SCJ_May19
In good spirits?

In Good Spirits?

If you were asked to name an alcoholic spirit, there’s every chance Gin or Vodka would spring to mind. They’re firm favourites with drinkers everywhere. But do you know how they’re made and what makes them different. Here’s the lowdown…

Vodka
Records of vodka production in Russia and Poland date back to the 9th century. The name stems from the Slavic word ‘voda’, meaning water or the Polish ‘wódka’. Demand saw cheap, lower grade vodka being made in thousands of distilleries across Russia – often from potato mash – and an epidemic of drunkenness so bad that the production and distribution of vodka came under state control!

The 1917 Russian Revolution led to many vodka makers fleeing the country, taking their expertise and recipes with them. In the 1930’s, one such exile set up the first vodka distillery in the USA! His name? Vladimir Smirnov!

Vodka is made by the distillation of starch or sugar rich plant matter – most commonly fermented cereal grains, sugar beet or potatoes. Grapes, molasses, soya, rice and even wood-pulp can be used too! Distillation and filtering can see the final abv of vodka reach 96%. As such, most vodka is diluted with water prior to bottling!

Gin
The earliest confirmed date for the production of gin is the early 17th century – in Holland – where it was sold as a medicine under the name jenever. British troops fighting during the Thirty Years War were given ‘Dutch Courage’ to fend off the damp and cold. When William of Orange came to the English throne in 1689 he brought in statutes to actively encourage the distillation of English spirits. thousands of distilleries opened and gin sales soon exceeded that of more expensive beer and ale, gin even being given to some workers as part of their wages! By the 18th century, drunkenness, vice, madness and death caused by drink was rife – perfectly encapsulated in 1751 by William Hogarth’s ‘Gin Lane’ – estimates of gin production in London at that time being 14 gallons for every adult male.

Government legislation and licensed retailers under the supervision of magistrates led to respectable firms embarking upon the production of gin, leading to it becoming the high quality spirit we have today.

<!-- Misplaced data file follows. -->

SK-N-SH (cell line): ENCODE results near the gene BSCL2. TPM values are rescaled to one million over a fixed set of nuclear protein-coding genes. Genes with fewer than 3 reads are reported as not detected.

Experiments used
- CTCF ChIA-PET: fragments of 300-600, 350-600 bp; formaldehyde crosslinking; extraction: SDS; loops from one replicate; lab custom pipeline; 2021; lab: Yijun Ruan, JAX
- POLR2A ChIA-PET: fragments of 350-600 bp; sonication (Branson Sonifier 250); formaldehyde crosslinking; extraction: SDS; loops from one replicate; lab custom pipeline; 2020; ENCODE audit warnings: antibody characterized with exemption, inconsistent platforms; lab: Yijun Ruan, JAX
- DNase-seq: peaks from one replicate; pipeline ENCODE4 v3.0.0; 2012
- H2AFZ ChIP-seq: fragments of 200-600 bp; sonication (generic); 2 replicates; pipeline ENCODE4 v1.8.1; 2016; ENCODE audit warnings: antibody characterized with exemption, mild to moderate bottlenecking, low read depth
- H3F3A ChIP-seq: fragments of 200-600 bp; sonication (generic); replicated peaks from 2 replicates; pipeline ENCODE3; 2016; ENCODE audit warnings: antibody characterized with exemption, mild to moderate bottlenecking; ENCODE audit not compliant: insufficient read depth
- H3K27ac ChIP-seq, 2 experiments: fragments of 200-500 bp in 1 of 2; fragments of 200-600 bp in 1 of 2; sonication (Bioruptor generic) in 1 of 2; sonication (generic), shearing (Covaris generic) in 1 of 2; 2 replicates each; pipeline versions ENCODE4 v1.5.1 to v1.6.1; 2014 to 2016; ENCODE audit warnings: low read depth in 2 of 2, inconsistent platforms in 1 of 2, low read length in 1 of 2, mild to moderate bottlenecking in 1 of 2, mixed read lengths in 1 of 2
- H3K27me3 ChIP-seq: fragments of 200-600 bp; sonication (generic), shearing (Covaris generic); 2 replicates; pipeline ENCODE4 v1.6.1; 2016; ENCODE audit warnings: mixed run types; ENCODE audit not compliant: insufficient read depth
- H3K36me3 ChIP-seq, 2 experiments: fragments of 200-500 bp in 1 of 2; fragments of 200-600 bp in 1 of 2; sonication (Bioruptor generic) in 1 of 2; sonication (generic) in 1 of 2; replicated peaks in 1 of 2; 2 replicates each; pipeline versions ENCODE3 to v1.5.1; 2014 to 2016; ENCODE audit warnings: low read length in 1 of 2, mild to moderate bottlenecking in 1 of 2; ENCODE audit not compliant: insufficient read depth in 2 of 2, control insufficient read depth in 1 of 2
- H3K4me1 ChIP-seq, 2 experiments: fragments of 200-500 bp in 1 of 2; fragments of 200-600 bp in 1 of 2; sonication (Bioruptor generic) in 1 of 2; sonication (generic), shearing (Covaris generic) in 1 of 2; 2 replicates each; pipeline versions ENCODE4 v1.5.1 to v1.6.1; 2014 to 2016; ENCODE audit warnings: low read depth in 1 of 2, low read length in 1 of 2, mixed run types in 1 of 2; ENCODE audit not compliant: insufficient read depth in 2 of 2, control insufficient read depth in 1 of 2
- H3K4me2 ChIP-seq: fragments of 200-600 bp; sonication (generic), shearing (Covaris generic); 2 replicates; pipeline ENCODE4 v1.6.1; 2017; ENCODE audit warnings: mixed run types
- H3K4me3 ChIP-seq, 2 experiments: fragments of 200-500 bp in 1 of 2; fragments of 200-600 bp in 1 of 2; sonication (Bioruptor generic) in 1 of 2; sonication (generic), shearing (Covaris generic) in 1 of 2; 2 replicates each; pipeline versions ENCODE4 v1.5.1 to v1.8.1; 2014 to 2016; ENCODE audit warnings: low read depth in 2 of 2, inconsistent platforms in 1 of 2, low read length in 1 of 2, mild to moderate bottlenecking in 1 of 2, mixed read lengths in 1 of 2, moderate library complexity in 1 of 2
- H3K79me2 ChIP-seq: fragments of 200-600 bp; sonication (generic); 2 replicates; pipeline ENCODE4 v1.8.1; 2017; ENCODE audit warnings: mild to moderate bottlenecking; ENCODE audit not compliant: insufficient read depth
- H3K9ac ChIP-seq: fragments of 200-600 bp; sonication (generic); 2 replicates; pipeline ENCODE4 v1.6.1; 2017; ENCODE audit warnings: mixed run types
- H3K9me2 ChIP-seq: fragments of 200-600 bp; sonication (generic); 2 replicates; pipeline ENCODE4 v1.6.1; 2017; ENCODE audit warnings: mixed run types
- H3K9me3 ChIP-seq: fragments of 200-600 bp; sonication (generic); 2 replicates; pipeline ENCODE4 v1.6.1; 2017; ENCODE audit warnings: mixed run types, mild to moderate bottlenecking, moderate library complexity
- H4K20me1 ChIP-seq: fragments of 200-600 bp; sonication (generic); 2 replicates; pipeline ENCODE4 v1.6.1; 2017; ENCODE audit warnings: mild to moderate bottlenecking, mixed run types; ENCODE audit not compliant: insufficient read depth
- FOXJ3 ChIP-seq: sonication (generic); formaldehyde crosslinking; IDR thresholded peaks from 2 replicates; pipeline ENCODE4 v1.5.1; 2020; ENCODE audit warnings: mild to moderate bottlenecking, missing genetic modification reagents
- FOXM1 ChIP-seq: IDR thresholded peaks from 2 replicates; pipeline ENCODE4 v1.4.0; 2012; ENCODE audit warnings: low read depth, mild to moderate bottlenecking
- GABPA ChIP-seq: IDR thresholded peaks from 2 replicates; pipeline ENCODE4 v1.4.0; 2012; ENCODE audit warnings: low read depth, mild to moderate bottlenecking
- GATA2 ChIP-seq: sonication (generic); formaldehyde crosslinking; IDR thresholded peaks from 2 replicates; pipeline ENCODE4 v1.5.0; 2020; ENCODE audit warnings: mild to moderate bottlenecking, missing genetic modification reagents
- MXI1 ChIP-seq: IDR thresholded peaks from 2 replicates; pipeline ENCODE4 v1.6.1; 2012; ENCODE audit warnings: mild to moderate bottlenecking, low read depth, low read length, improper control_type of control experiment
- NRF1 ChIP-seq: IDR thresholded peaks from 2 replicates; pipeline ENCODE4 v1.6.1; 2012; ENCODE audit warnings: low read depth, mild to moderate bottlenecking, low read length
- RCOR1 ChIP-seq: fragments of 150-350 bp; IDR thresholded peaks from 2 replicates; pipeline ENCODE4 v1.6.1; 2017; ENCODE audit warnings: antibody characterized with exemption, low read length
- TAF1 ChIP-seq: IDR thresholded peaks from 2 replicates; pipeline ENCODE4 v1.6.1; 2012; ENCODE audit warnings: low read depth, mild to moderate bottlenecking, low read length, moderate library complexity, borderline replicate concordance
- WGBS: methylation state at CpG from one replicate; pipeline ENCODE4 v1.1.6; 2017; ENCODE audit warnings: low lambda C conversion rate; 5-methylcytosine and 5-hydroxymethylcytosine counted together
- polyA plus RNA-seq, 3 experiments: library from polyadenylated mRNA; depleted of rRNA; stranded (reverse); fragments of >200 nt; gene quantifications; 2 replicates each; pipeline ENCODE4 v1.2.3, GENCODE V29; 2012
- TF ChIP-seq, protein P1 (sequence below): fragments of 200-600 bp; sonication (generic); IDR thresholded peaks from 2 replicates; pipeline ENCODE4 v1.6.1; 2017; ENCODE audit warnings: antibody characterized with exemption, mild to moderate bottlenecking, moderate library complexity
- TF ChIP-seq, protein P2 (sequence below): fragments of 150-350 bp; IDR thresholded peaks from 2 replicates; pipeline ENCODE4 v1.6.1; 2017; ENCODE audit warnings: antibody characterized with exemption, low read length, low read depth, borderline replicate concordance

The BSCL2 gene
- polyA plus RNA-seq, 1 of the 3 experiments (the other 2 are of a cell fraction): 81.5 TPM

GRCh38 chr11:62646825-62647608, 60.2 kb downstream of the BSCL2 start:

Gin is produced by distilling a fermentation of grain with flavouring being added through the use juniper, plus as many as ten other ‘botanicals’, including coriander; angelica; citrus peel; cinnamon and nutmeg. Every producer has their own secret recipe, which is why there’s such a choice of gin flavours.

London gin must be distilled to at least 70% abv, must not contain any artificial ingredients, can not have any flavours or colourings added after distillation and can only contain a minute amount of sugar. Whilst London gin can be produced anywhere, Plymouth gin has to be distilled in Plymouth.

Mixers
A good mixer is absolutely essential to making a good drink and should no longer be considered an afterthought. If a customer is willing to spend money on a quality gin or vodka, it doesn’t make
sense to pair it with an inferior mixer. Since launching in 2005, Fever-Tree have pioneered a whole new mixer category using the highest quality, hand-sourced natural ingredients, making tonic and mixers an ingredient in their own right. Fever-Tree’s range uses perfect carbonation which consists of smaller bubbles for a smoother and more intense taste. By replacing cloying saccharin sweeteners and artificial preservatives with natural botanicals and flavours, Fever-Tree has created delicious mixers that have been designed to complement and enhance the world’s finest spirits. Their belief is that if three quarters of a drink is mixer, then it should be the best.

The quinine in Fever-Tree’s tonics comes from the last remaining plantation of fever trees in East Congo. Their classic Indian Tonic it is mixed with eight botanicals, including rare ingredients such as marigold extracts and hand pressed orange oils from Tanzania. Simply put, by using botanicals which are the same high quality as those used in premium spirits, their mixers enhance rather than mask the gin and vodka in long drinks.

Vodka

CIROC
Gluten free. Distilled in France from French grapes.

KETEL ONE
Dutch distilled in a copper ‘ketel’ for the smoothest possible finish. Available in Oranje & Citroen flavours too.

Russian Standard Vodka
Distilled in St. Petersburg. Russia’s No.1 Premium vodka.

Gin

Tanqueray No. Ten
Small batch gin using fresh citrus fruits (grapefruits, orange and limes), camomile flowers and other hand selected botanicals. Super premium!

Tanqueray London Dry
One of the world’s most awarded gins. Distilled four times using juniper, coriander, liquorice and angelica botanicals.

Click for some Fever-Tree drink recipes Fever-Tree’s Ultimate Summer Cup, Fever-Tree’s Gin & Tonic, Mediterranean Fizz & Moscow Mule then email info@fever-tree.com to ask about their free bespoke gin & tonic menus…

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